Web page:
[excerpt from full roundtable ebook]
In this Branding Roundtable we hear from leaders of three agencies as to the nature, benefits, challenges and future of Employer Branding:
Ed Barzilaij, CEO of Maximum Employment Marketing Group, based in Rotterdam, with offices in Shanghai, Hong Kong and Singapore.
Carolyn Ray, Managing Director, Interbrand Canada and former leader of that worldwide brand consultancy’s Global Brand Engagement Practice.
Michael Savage, Director of Employer Brand at JWT INSIDE, part of JWT Worldwide.
Read the full roundtable ebook to see how they each have strong, distinct perspectives – and we invite you to add yours, or respond to theirs, in the comments section. Here are some of the roundtable responses from our very own Director of Employer Branding, Michael Savage.
What do you see as the primary benefits of investing in employee branding, to employer, employee and other stakeholders?
In today’s job market, companies are overloaded with applicants. Google gets one applicant every 25 seconds. On the employee engagement front, disengagement at companies is at an all time high. Companies are searching for top talent that fit their specific culture.
We have recently seen data that claims 70 percent of the workforce is dissatisfied in their current job. This is costing the US economy $450 – $550 billion dollars per year. Employer branding helps to address these challenges and more.
The top employer brands encourage employee ambassadorship. They create opportunities for content co-creation. They host management workshops to align leadership. They encourage specific behaviors through rewards and recognition programs. An effective employer brand ensures the highest levels of productivity, innovation, morale, participation, pride and retention. Applied more holistically, you’ll find the benefits are endless and an invaluable return on investment.
As the natural flip side of benefit, or reward, in business is risk, what risks (if any) do you see in employee branding – perhaps even along the lines of those explored in the legal analysis “Managing Identity: Buying in to the Brand at Work.”
Changes in leadership, a merger or acquisition, transition to a new line of business, all can potentially change the direction and culture of the organization requiring you to revisit and refine the employer brand accordingly.
The risk is entirely financial, as the organization would need to reinvest in re-alignment. But these are risks beyond your control. T-Mobile recognized this and waited until the right moment to define its employer brand. With the dark days of the failed AT&T merger behind them and with a new CEO in place, there was no risk, just opportunity.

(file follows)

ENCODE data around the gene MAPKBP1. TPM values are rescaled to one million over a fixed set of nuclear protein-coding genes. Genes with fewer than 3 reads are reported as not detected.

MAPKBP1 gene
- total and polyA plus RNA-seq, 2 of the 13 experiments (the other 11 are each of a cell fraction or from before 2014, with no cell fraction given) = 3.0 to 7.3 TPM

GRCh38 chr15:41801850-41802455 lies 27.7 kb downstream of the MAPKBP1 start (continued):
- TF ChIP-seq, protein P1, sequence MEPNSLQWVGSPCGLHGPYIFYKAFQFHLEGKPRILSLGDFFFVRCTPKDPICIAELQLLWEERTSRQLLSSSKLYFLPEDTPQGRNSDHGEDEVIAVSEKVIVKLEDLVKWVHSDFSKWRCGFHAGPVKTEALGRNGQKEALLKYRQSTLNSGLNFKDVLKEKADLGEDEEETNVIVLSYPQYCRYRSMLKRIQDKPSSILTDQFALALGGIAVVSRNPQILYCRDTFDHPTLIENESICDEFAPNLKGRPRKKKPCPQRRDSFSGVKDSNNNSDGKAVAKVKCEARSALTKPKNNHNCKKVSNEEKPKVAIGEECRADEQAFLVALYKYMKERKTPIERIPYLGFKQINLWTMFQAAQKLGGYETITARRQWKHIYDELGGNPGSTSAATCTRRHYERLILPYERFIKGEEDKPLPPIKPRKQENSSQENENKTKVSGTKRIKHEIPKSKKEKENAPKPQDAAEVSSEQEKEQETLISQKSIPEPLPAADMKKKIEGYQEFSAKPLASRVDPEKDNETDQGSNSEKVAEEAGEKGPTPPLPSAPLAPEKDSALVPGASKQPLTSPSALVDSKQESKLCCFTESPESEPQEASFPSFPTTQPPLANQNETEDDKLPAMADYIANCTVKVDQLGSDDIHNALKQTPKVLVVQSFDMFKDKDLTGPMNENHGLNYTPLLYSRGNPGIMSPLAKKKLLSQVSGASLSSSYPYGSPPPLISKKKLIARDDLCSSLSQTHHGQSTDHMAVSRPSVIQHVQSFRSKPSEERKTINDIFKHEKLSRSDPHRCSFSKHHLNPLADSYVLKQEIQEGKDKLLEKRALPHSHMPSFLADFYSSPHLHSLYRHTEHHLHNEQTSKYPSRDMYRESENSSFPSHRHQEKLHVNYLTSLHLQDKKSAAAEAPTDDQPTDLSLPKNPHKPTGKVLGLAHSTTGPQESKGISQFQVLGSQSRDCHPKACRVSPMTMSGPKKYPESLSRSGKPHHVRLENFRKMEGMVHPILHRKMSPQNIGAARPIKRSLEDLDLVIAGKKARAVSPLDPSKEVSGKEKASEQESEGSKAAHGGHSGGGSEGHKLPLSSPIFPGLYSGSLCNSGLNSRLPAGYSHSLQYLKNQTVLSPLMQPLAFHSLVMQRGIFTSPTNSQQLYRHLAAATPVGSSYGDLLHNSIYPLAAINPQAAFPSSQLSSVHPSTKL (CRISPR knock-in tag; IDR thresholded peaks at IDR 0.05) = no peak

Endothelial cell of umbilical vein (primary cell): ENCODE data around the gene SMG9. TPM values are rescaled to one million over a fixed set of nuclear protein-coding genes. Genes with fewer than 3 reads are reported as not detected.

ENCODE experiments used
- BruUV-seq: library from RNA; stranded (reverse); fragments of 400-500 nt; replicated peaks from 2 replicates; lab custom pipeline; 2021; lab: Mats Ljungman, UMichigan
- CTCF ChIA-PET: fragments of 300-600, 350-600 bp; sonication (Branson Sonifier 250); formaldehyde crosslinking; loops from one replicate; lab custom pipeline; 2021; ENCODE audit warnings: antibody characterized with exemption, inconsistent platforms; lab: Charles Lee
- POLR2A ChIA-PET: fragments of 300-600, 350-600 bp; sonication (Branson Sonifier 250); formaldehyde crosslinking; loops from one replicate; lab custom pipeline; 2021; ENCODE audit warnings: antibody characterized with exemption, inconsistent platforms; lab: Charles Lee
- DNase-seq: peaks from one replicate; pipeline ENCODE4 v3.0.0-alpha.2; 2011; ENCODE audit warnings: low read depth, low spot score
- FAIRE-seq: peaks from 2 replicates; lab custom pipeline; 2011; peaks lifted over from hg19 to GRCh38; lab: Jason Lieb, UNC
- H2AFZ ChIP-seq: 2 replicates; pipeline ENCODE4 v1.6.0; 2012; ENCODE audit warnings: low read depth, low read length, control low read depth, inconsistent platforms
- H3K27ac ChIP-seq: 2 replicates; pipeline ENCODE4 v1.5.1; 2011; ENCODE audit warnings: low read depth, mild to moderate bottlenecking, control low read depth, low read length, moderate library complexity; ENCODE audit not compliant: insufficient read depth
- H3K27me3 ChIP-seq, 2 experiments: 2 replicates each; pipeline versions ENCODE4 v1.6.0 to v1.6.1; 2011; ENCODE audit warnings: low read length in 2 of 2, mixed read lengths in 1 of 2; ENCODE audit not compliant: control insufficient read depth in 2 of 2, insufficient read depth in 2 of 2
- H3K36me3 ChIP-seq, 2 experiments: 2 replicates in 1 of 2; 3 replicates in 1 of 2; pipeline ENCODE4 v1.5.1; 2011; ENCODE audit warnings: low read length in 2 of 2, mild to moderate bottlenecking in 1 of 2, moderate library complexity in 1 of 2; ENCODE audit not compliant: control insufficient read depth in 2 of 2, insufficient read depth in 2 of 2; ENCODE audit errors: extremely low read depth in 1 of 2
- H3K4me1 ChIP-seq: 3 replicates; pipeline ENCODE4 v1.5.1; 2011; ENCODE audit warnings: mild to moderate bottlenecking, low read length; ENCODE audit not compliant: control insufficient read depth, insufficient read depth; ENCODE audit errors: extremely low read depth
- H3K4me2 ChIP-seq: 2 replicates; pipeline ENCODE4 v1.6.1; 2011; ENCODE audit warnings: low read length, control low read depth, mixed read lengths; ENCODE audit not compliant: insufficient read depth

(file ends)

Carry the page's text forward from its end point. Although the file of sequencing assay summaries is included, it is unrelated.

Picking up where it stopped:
Additionally, the activation of an employer brand should not be forced or dictated to your employee population. Instead, it should be co-created by the employees who work there – enabling them to take ownership of its development and participate in its implementation. Make it participatory and respect cultural and geographic nuances and you will limit the risk of any “organ rejection” by your workforce.
According to recent reports, this is not a happy time in the general workforce, with large percentages of employees dissatisfied, disengaged and disbelieving of their organizations’ branding claims – witness Gallup’s “State of the American Workplace,” detailing lack of employee engagement, The New York Times article “Why You Hate Work,” citing even more current research on employee stress and dissatisfaction, or Deloitte’s “2014 Core Beliefs and Culture” which reports that relatively few employees buy-in to their organizations claims of purpose, one of the key drivers of satisfaction. Where does employee branding fit into what one might call this difficult, if not dismal, current picture, either as part of the problem, solution, or both?
Employees feel they have – for far too long – accepted limited career and compensation growth as their employers limited their capital investment during challenging times. Following the great-recession, many employees have taken stock of their personal brand, and prefer to work somewhere with a clear purpose and vision that aligns with their own personal values. A job or career is no longer enough, especially when reflecting on the most recent difficult years. Employers who have taken the time to craft their employer brand have a clear competitive advantage as their culture, purpose and career opportunity are well articulated. Candidates can immerse themselves in understanding these organizations online and off and truly envision themselves being part of the story.